There are many distributions, so many it's impossible to know them all, let alone test them. Anyway, here you'll find no tests. These pages are only my feelings about them.

Fedora

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Fedora is Red Hat's free Linux OS. I have never liked Red Hat's implementation (I still have a 6.1 box but never really used the system).

Red Hat / Fedora have always been Gnome centric and Fedora currently uses Gnome 3.0. I did not like Gnome Shell in the first versions but it does now have some interresting features - if you install a lot of extension it may become fun. Gnome 3 is good at touchscreens and Fedora will always runthe latest version. Fedora is, of course, all systemd and Gnome and they have very short release cycles (as of this writing at version 27), which may be good for new hardware support but I prefer stability.

Not much more to say here: I've regularely tried every flavour of Red Hat / Fedora and just as regularely ditched it. You mileage may vary, of course...
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Mageia Linux

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Mandrake Linux was created as a "KDE Red Hat". I used it back when it was version 8.0, it worked well on my laptop.

To me, Mandrake's story is one of the best examples a Linux story turned bad.

Gaël Duval created Mandake as a Red Hat derivative. His success prompted him to create a commercial company (MandrakeSoft) that later fired him. MandrakeSoft acquired Connectiva and was renamed Mandriva.

They continued to have a crazy approach of Linux software, proposing a free version but nagging to let you purchase their paid version (which contained almost nothing more). SuSE was consequent: they needed money so they sold their product.

In the end Mandriva died and laid out developpers created Mageia. I've tried it once and their were many glitches, so I dropped it. Maybe worth another try?
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Devuan Linux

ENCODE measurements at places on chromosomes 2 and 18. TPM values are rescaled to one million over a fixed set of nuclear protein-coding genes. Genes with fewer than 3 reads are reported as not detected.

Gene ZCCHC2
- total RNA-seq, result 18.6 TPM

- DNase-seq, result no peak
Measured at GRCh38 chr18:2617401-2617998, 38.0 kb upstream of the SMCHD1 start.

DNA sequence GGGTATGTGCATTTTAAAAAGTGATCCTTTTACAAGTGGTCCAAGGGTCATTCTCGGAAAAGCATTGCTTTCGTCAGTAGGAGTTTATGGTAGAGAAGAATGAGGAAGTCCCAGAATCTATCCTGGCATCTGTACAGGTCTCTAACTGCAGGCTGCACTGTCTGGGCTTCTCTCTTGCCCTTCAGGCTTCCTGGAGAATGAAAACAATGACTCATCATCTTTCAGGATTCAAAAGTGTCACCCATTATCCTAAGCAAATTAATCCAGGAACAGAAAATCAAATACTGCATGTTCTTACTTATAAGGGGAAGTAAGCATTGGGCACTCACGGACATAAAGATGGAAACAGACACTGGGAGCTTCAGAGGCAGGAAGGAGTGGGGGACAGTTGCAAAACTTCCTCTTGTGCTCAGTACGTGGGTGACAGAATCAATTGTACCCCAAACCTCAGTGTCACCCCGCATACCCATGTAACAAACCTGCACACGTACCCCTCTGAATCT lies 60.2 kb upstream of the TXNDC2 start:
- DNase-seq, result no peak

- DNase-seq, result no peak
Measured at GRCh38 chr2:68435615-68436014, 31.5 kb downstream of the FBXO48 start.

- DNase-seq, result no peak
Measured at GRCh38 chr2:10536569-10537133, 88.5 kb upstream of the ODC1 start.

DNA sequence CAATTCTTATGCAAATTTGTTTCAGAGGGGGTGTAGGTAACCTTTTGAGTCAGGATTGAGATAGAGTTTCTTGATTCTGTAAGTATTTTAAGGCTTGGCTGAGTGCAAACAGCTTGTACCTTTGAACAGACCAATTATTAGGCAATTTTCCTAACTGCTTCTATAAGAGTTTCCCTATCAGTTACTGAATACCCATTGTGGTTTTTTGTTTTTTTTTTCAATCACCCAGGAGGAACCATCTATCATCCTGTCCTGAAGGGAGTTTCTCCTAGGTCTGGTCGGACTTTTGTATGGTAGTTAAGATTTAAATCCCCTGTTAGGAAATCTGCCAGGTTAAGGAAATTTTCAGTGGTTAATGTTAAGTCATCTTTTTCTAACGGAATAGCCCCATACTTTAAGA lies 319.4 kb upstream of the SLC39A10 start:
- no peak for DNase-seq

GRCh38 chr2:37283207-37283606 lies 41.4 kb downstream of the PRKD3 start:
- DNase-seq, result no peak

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Devuan is, at least at the time, Debian without systemd.

I'm not so sure about the pro and anti-systemd debate. As a user I run systemd based distributions without problems. However, there is a tendancy of systemd to control everything and introduce dependencies to Gnome (as an example, the keychain only get's unlocked when you login with Gnome).

So I'd rather support an "systemd free" option. Of course, Debian already being not so up-to-date and Devuan hanging behind... Nothing for cutting-edge lovers.And every time I tried Devuan worked somehow no as well as Debian - MX Linux works better for me.
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Ubuntu Linux

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I don't like Ubuntu. Why do I mention it here? Because I'm sure people would ask why I forgot it. I did not. I used Ubuntu (10.10) for about a year when KDE 4 drove me away from SuSE and I tried to adapt to Gnome for a while.

Ubuntu is considered a Debian derivative, but it's so much derivated that almost no Ubuntu package can install on Debian. Ubuntu is made with the will of being "easy", "beginner friendly". This means it's makers make the decisions for you, tell you where to go and how to do it. They use sudo much as OS X does. You can get a root account but that's a mess because the sudo behaviour remains. It's interresting to see that many distributions that originaly based on Ubuntu went back to Debian...

However, Ubuntu is still Linux: if you digg and search you can tweak it to behave like a sensible Linux, but why bother? There are so many better distributions to choose from. Most Ubuntu users I know are bad Linux users, because they actually don't understand how their system works, because they did not have to learn. Ubuntu produced stupid Linux users like there are so many stupid Windows or Mac users.

But this is my point of view - feel free to try Ubuntu!

And if you like Ubuntu but hate Ubuntu, take a look at Linux Mint which is an Ubuntu derivative.
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Deepin Linux

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Deepin Linux is a chinese distribution, originaly based on Ubuntu, now based on Debian. Deepin proposes an easy to install and easy to manage distribution. They have developped a special GUI (Deepin DE) that, by the way, you can install on other distributions. I'd say it is "Mac like", with an app-store and well presented settings.

After converting my wife from Windows to Mac, Deepin let me convert her to Linux. If you are looking for a "Linux for newbie", I'd suggest trying it.

It's quite graphic based however so not for an older machine. Deepin's DE proposes a MAC-like dock. When you click on the settings icon good looking settings slide open from the right side, all settings are easy to use, changing the system's language is easy as well. I was even able to setup pinyin to type in chinese - a requirement for my wife -better than on the Mac, much better than on Windows (which required a chinese programm that looked like a trojan horse). When my daughter asks for a computer, I'll propose Deepin.

The app store makes it easy to browse and install programms - but you can apt-get install them too, it's Debian under the hood.
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